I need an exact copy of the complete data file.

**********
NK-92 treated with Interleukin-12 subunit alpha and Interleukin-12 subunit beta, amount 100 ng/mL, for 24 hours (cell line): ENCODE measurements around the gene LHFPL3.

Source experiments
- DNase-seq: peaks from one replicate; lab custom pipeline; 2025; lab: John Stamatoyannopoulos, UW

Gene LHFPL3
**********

NK-92 treated with Interleukin-12 subunit alpha and Interleukin-12 subunit beta, amount 100 ng/mL, for 24 hours (cell line): ENCODE measurements around the gene LHFPL3.

Source experiments
- DNase-seq: peaks from one replicate; lab custom pipeline; 2025; lab: John Stamatoyannopoulos, UW

Gene LHFPL3